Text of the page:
PCA PRESS RELEASE
Former Surrey man hopes comprehensive guide will inspire next generation of keepers.
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James Knott has co-written and published a new book, Wicket Keeping: A Comprehensive Guide for Players and Coaches, and hopes it will inspire a new generation of wicketkeepers to improve their skills behind the stumps.
The former Surrey man, now Head of Cricket and Assistant Director of Sport at Stowe School, partnered with longtime friend and fellow cricket coach Andrew O’Connor to produce the guide which offers insights into every aspect of wicketkeeping for players of all abilities.
Knott was able to draw upon his own experience behind the stumps in writing and publishing the book – the 45-year-old made 31 professional appearances across all formats throughout his playing career, during which he claimed 44 dismissals behind the stumps.
Speaking to the PCA, Knott explains how the idea for the book came about, how he was able to use free time during lockdown to his advantage, and the reception that Wicket Keeping has received since being released on 18th March…
- Tell us about Wicket Keeping: A Comprehensive Guide for Players and Coaches.
- The first lockdown provided myself and Andrew O’Connor, a self-employed cricket coach who I met on a course five or six years ago, with the opportunity to get started on this book which we’d had in mind for a little while. We had the time and the opportunity to get it written, and it actually ended up coming together pretty easily! I had been recommended a sports literary agent called David Luxton, who put us in contact with Polaris Publishing who signed us up for three books, and we just went from there!
- Can you give us a bit more detail on the content of the book?
- There’s not a lot currently out there in terms of wicketkeeping books. I’ve chatted to a lot of coaches and they say that they don’t know much about the subject and that they are reluctant to tackle it in depth. This book is for players and coaches who don’t have a wicketkeeping background. We want to break it down entirely and make it relatable, in the hope that it will become a bit less of a scary topic than they think.
“The main thing for us is that wicketkeepers themselves seem to really like it - that’s a very satisfying feeling.”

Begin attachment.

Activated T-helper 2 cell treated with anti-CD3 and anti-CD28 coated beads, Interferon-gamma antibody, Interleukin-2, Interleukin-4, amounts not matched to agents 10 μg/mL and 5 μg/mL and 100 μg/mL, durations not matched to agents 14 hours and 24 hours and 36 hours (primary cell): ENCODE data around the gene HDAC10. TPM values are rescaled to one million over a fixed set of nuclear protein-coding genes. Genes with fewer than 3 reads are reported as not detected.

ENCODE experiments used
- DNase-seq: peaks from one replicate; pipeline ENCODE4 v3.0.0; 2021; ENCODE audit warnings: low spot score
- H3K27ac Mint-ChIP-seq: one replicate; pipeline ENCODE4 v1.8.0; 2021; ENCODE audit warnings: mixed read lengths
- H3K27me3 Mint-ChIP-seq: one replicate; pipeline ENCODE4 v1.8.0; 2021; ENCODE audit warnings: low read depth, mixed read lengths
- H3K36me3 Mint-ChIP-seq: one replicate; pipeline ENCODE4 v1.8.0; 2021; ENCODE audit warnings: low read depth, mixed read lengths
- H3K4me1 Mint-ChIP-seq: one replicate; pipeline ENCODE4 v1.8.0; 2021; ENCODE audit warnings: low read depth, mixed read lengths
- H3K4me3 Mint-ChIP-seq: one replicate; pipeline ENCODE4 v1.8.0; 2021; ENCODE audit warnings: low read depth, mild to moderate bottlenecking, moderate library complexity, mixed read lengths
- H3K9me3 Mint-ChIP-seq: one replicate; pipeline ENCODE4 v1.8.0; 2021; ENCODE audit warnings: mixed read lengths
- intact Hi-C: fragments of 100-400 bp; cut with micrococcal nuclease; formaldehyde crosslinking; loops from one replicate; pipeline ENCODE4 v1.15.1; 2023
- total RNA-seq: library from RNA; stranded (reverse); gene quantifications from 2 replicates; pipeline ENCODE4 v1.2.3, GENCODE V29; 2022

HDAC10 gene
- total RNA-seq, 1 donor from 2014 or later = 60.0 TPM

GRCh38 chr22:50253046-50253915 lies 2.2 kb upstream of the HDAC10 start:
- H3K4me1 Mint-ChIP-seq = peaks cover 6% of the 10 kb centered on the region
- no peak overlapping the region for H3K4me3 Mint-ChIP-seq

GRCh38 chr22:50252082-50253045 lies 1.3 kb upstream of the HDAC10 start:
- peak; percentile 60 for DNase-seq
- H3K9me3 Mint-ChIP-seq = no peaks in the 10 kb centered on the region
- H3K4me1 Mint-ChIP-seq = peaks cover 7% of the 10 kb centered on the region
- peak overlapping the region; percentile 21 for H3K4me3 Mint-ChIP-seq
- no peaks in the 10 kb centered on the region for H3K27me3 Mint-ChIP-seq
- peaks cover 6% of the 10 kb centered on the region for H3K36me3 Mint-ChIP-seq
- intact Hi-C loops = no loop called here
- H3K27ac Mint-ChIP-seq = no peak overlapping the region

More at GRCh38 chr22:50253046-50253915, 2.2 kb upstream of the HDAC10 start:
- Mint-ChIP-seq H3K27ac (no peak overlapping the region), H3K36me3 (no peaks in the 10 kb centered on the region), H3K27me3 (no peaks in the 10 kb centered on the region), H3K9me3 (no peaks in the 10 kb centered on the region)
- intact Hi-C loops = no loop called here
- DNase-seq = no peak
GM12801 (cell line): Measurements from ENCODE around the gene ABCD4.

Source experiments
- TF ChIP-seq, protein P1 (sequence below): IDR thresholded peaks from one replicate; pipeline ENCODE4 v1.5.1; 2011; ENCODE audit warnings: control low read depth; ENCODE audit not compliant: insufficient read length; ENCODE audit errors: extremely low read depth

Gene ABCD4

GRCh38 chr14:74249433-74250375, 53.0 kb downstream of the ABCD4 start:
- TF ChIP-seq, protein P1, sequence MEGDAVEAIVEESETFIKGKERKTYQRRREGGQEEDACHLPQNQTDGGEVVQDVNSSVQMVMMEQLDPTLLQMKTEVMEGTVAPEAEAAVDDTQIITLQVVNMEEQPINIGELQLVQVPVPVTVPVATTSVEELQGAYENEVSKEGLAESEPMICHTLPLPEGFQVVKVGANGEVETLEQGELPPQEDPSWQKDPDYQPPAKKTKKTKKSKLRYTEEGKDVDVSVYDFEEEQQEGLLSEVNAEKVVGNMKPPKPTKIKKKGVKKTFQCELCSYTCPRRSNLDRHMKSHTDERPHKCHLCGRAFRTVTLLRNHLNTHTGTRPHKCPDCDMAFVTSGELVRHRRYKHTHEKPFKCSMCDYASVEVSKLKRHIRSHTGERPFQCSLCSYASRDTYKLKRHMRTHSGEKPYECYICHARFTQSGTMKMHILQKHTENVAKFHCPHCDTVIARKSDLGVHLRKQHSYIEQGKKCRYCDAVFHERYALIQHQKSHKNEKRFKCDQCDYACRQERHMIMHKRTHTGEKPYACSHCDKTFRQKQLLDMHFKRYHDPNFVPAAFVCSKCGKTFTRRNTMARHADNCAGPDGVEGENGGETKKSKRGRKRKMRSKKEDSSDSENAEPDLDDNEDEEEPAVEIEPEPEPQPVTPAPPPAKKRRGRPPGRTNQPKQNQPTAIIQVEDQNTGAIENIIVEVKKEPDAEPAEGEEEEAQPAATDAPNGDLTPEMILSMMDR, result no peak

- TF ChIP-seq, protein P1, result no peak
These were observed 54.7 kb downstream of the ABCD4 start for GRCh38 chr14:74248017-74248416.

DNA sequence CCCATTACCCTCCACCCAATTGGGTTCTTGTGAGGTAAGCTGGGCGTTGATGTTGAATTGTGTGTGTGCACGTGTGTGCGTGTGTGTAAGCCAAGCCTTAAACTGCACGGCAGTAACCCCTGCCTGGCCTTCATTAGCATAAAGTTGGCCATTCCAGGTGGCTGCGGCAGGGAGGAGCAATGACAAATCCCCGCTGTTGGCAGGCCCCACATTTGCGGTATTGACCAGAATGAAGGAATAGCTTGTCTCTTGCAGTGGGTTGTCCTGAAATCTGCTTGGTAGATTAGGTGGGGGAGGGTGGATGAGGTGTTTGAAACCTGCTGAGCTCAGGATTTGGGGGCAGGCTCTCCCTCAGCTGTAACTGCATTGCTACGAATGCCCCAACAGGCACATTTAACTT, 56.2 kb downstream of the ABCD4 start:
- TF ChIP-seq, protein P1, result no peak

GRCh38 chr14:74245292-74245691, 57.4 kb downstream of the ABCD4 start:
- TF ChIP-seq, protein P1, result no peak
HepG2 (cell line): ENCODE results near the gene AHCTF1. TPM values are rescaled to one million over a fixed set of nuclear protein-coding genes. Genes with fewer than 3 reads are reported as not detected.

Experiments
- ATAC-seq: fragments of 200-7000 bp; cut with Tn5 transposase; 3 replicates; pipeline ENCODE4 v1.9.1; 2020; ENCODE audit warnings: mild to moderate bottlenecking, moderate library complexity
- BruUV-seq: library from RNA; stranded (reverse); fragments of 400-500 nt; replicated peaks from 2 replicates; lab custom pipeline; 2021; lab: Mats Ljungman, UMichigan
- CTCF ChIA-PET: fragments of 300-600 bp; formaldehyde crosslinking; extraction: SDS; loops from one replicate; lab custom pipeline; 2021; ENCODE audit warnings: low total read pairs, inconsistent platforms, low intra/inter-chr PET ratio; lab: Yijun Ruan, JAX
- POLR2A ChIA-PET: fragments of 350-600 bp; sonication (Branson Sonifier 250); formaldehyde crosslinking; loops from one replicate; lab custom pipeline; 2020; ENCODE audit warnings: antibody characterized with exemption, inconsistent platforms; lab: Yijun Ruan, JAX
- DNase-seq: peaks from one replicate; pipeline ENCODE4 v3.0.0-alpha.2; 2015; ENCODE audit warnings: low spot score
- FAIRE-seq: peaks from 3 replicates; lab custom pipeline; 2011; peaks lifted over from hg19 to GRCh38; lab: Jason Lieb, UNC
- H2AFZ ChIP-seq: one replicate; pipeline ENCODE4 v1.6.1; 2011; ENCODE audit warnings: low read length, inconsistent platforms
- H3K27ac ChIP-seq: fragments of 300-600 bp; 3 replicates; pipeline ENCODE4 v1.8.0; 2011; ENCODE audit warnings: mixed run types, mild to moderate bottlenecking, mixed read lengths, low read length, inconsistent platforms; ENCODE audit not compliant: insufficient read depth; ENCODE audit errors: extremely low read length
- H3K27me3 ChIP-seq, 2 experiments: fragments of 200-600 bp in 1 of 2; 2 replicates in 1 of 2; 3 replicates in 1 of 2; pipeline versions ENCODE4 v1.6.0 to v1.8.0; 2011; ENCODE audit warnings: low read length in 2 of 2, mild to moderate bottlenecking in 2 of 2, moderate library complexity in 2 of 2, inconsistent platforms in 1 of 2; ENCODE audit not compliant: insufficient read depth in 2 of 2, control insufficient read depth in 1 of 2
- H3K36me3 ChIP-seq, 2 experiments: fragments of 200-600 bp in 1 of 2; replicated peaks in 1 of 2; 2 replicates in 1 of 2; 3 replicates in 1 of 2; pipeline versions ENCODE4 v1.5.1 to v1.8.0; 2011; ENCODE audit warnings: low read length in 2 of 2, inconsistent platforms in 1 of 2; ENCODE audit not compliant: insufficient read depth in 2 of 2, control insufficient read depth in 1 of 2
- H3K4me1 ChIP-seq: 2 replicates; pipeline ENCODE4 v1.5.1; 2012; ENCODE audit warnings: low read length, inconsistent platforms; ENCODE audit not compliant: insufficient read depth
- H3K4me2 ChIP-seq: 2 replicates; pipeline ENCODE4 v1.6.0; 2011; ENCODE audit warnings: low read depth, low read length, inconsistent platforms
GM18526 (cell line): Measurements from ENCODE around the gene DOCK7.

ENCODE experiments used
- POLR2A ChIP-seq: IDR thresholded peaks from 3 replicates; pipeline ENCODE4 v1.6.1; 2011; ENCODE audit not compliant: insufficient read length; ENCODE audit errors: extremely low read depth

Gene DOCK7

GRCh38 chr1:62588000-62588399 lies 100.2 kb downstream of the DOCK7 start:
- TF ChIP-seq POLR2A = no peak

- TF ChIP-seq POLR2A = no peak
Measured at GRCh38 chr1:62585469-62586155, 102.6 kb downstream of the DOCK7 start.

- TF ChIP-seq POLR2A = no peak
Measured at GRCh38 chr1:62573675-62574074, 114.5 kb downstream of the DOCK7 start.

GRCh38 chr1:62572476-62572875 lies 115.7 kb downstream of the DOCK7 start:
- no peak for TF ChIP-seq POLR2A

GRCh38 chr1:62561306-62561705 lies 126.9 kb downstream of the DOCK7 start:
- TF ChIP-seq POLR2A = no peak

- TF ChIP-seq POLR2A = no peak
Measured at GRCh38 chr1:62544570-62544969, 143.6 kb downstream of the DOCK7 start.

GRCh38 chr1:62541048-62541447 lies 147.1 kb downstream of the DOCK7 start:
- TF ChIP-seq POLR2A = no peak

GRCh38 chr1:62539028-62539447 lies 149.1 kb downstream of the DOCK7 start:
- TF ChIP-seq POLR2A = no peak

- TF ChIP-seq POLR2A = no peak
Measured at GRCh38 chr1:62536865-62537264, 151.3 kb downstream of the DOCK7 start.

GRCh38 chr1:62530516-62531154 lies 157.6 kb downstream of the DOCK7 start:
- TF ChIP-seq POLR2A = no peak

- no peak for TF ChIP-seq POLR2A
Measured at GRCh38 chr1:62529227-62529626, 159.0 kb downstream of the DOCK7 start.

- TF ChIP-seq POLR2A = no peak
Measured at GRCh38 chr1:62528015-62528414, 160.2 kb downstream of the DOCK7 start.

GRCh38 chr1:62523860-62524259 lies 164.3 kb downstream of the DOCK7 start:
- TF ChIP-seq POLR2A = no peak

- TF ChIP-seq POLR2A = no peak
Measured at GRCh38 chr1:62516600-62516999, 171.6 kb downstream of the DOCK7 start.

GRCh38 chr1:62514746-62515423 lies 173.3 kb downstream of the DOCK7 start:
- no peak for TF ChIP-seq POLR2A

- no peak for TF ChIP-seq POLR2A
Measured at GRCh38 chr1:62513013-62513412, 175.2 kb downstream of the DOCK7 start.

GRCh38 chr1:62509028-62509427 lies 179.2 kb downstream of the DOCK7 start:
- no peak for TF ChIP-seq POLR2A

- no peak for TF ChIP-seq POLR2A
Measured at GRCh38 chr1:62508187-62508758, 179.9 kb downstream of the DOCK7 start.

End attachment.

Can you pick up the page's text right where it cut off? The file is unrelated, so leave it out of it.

- So it’s a pretty unique offering on the market?
- The subtitle of our book is ‘a comprehensive modern guide for players and coaches’, so we go into a lot of depth and there are a lot of photos which expand on the words themselves. We managed to get the likes of my dad (Alan Knott), Jack Russell, Ben Duckett, Tom Moores and Peter Moores to contribute their own quotes and tips throughout the book. It’s definitely unique in that sense.
- How did you find the writing process?
- To be honest, it wasn’t too painful at all. I produced a first draft and Andy and I revised it between ourselves into the book that you see now, and the whole process only took around one month. We weren’t working at the time due to the pandemic, so we were able to commit a fair bit of time, and we had already made a lot of notes over the years. I was nevertheless surprised by how quickly the whole thing came together, however.
- Were you able to draw upon your own experiences as a keeper?
- Obviously it helps, but we’ve been careful to try and not talk about our own personal experiences too much, instead giving as many options to people as possible to illustrate how many different ways there are of doing things. If we’re talking about diving, for example, we’ll give a variety of different methods that people can try, as well as any benefits and drawbacks of each one. We try to give options rather than telling people how it’s done, which I think is really important within the role of a coach.
- There are some great photos in the book. How did you source them?
- I approached a photographer, Jonathan Glyn Smith, who was doing a photography project at Stowe at the time, and luckily he said he would do our photos for us. What we thought would take three-and-a-half hours ended up taking the same number of days! He gave us all of that for nothing so we really were very lucky. We got these incredible photos, all shot in the wonderful landscape at Stowe, which look amazing and complement what we wrote very well.
- How have you found the publishing process?
- I knew very little beforehand as the one short story I had got out there had been self-published. The people at Polaris have been very easy to deal with and have made the process very simple, and I’d also like to thank my literary agent David Luxton for putting me in touch with them in the first place. If we had self-published, we wouldn’t have been able to make as good a quality book. For instance, they designed a unique front cover which we hadn’t envisaged beforehand, but it’s turned out to be really popular.
- How has the reception been since 18th March?
- It’s been really positive. We wrote the book completely before finding a publisher, so a few people had already seen it and given us good feedback before we got the deal with Polaris. Since the release, we’ve sent out the final copy to ex-keepers, coaches, and others who have given us some really nice feedback, and we’ve had some good reviews on Amazon, too. The main thing for us though is that wicketkeepers themselves seem to really like it – that’s a very satisfying feeling.